Act 1: A quest derailed.

Back in January, I had a brilliant and original idea. Ok, maybe “good” rather than brilliant and perhaps not even “original” either, but, look, it was new to me at least. And it was this – 2020 was going to be the year that I finally conquered my gaming backlog.

I’d be playing so many great titles without spending a penny more and I’d also get to reduce the sense of shame I had when glancing at my expanding collection. Plus, as a bonus, I’d possibly manage to get a series of articles out of it for JumpCut – sharing my story and tracking the ups and downs of my epic and hopefully moderately entertaining quest. I even had my hashtag ready with the hope that you, dear readers, might join in and that we could #BeatTheBacklog together.

Except that it turns out this idea wasn’t even a new one for me, let alone for wider gaming-kind. Because, as I started drafting up this article, I discovered a piece I’d written in Spring 2016 (for my old personal site) with a strangely familiar premise. It led with the same wide-eyed enthusiasm that I’d felt again just a few months ago, described the same dreams of “victory” that I held just last week and included many of the same arguments that I was hoping to make to you today. It was, to be honest, more than a little disheartening.

Because, four years on, very little appears to have changed. I still have a ridiculous number of games. Games that I’ve either never started or games that I kid myself I’ll come back to “just as soon as I have more time”. Any gains that I’ve made by gaining a tiny bit more self-control in real and digital storefronts have been obliterated by services like Game Pass and the sheer quality and range of what’s been given away with things like PS Plus. It was always a very “first-world problems” kind of problem to have, but I now feel it’s also time to accept the inevitable – this backlog is just never going away.

Act 2: Revelations.

But it did get me thinking. Does that really matter anyway?  

It’s just a load of plastic and metal or, increasingly, a list of icons on a “ready to install” section. Isn’t gaming supposed to be fun, not another to-do list from which to tick things off? Our backlogs are worlds ready to explore, not a pile of shame or yet another stick for us to beat ourselves with.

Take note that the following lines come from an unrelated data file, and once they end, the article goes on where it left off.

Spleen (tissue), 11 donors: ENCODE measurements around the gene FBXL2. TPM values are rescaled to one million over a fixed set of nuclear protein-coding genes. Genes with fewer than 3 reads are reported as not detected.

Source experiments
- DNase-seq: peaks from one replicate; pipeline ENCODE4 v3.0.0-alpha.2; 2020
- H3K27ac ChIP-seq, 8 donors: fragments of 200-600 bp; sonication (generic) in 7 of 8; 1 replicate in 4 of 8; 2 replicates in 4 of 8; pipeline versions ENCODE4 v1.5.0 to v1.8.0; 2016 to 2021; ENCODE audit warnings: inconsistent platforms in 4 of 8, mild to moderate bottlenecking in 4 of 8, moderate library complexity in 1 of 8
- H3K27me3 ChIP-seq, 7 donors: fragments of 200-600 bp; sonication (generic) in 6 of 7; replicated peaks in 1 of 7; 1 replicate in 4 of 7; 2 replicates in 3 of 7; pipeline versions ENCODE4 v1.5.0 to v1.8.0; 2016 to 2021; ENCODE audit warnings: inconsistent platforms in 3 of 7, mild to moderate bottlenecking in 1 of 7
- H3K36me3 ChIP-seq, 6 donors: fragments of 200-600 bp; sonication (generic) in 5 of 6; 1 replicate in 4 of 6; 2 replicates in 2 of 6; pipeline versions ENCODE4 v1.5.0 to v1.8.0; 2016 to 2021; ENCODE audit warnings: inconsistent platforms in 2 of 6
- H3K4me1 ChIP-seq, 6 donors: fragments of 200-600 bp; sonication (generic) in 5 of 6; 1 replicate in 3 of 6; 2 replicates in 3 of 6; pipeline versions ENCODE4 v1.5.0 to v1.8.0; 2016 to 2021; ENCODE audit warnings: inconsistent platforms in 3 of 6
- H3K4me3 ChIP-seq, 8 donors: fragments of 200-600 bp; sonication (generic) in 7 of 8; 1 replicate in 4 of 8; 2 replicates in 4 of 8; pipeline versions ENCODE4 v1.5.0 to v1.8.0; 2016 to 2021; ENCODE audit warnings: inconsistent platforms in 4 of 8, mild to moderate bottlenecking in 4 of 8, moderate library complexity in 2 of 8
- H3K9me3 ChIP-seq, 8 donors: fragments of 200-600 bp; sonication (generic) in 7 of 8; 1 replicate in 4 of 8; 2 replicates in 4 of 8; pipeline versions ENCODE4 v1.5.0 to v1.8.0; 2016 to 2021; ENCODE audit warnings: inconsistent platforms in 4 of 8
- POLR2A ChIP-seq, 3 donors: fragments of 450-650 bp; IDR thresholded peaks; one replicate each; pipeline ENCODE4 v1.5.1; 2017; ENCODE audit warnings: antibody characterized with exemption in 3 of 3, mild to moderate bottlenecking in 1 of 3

And, speaking personally, however dumb I was to buy those games originally; it’s not like they can be unbought. My subscriptions are paid up for now, often for a long time, bought on discounted rates and usually providing important other benefits so that I’ll want to renew. The money has all been spent. It’s gone, done and dusted, Hakuna Matata as the warthogs say.

So (and I feel this has been a bit of an epiphany) I’ve decided my backlog was only a problem because I let it be one. So, while I’m no longer going to #BeatTheBacklog, nor is it going to beat me.

Act 3: Our hero, transformed?

Because, without noticing it, I think I’d begun treating games as another chore to complete or thing to tick of a list. Now I’m celebrating the fact that I have all this incredible entertainment, ready for me to enjoy just as soon as I have the discipline to stop scrolling through Twitter. I don’t need to tackle my oldest games next or put off Metro Exodus until I’ve played through one and two – unless I want to of course. No, I’m now taking a much simpler approach – just playing what I feel like and guilting about it a whole bunch less.

And this change has been, well, rather liberating. As part of “the backlog”, titles like The Witcher 3: Wild Hunt and Red Dead Redemption 2 were a big part of the problem – 70 or even 100 hours just to get me one game closer to the gaming equivalent of “inbox zero”. Now I’m seeing them as the treats that I hope they are – huge worlds to explore, stories in which to get lost, epic adventures to experience. I’m also finally deep into Horizon: Zero Dawn (a mere 3 years after it was released) but that’s perhaps a conversation for another time.

I’ve even noticed that my previous “failure” was mostly because I’d been too busy having fun: exploring off the beaten track instead of ploughing on to the credits ready for the next game on the list; putting things down when they began to feel more like work than play; and, yes, even playing something new here and there – able to join in the conversation, and enjoy or berate it with other gamers rather than be constantly 3 or more years too late. Looking at this in a new light, it doesn’t seem much like failure after all.

So, just like my equally-long Netflix watchlist, I’m trying to look at my games backlog as a buffet full of options and no longer a plate that must be cleared. It’s a luxury, not a burden, to have choices. And when I’ve had enough of my next game, I’m lucky to be able to just stop and pick another. Whether I now call it my backlog, library or collection – I’m no longer ashamed of it but grateful for it.

So, who was beaten in end? No-one, we’re good mates now.